Lone Walker - Poem by Martin McLean
On my street walk intriguing life stories.
Secrets are revealed in stride and posture.
Those of extreme gait are most emphatic
Yet so mystifying that I could write
For each, alternative biographies.
The woman is old yet tall and big boned.
Her upper body is angled at least
Forty five degrees to the hips and waist.
She climbs the modest hill to the bus stop
Like a mountaineer up a sheer rock face,
With stick, half an hour for fifty metres.
She never relaxes her determined scowl,
Avoiding eye contact with all who pass.
So insistently self-affirming that
To offer support would seem insulting.
Long term residents know another story.
In a wheelchair, she was pushed up the hill
By a man, for who she was little more
Than a convenient theatrical perop.
Similar age, he looked much fitter, yet
Overdramatised his toiling effort.
When a woman or girl passed he paused
To make lewd, crude and suggestive remarks.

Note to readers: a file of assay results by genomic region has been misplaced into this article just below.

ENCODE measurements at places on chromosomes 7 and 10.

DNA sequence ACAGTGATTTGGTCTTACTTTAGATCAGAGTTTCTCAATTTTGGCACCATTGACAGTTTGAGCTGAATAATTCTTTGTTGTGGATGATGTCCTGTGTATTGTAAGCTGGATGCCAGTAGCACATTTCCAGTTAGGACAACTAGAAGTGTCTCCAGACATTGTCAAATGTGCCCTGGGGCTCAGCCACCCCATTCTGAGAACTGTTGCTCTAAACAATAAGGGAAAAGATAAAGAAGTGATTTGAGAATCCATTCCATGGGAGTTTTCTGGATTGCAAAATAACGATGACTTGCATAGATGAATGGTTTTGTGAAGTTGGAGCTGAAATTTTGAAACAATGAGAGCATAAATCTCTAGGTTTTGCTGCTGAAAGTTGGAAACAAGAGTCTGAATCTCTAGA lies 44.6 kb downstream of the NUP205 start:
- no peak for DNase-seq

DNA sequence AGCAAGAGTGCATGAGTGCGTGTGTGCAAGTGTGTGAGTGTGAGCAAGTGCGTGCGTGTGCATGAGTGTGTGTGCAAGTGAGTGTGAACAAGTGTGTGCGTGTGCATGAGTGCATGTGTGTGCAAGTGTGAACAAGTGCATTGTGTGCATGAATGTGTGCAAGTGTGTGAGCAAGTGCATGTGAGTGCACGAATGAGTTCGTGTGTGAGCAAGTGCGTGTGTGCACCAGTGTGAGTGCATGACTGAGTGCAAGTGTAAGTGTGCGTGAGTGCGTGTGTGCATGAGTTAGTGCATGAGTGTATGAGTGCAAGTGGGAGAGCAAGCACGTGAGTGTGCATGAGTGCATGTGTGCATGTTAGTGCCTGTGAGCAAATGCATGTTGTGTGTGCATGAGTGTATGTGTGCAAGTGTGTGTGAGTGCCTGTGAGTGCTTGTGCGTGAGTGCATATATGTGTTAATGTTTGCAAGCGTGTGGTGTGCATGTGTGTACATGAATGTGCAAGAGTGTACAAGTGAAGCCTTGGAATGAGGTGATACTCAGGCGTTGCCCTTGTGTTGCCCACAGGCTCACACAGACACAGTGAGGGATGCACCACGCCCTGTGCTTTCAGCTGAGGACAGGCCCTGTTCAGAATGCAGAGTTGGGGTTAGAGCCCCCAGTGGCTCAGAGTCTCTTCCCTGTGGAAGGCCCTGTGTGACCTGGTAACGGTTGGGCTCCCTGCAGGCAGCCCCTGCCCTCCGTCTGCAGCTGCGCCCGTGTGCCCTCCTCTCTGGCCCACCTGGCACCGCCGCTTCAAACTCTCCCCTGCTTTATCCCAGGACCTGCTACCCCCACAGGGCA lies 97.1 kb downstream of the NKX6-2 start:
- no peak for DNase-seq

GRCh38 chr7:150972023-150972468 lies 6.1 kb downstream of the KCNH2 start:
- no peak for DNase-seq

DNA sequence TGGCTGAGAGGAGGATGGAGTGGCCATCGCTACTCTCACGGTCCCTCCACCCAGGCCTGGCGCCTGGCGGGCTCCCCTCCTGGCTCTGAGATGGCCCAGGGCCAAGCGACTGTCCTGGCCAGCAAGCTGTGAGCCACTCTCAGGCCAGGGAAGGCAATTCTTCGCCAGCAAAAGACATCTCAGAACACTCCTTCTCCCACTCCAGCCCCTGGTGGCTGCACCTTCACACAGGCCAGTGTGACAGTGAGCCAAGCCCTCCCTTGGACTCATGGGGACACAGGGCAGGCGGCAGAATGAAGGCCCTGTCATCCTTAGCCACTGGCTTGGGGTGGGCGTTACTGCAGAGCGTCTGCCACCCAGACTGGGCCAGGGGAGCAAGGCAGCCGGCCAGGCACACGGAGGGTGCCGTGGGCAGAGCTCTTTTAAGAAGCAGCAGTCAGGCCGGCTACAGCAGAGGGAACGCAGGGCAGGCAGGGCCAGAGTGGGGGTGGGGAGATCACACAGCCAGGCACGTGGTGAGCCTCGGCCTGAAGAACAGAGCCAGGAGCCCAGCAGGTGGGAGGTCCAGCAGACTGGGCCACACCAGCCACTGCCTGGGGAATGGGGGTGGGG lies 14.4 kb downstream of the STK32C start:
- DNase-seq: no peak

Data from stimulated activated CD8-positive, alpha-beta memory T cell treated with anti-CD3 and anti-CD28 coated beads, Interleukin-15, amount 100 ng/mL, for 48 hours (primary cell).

His task gave him relative immunity.
For his charge repeated ignominy.
The man has gone. Perhaps an odd woman
Welcomed his proposal. Or another
Battered him so badly that he is
Now in timeless medical custody
Either outcome is possible in my street.
Poetic justice would have his patient
Gather her strength, murder, put the body
In the freezer. As elderly care goes
In our community, none would notice.
And the women of the locality
Would swear he had gone to Vladivostok.
Many morals for this tale are possible.
The obvious will do. Solitary
Self-sufficiency is never worse
A state than intolerable coupledom.
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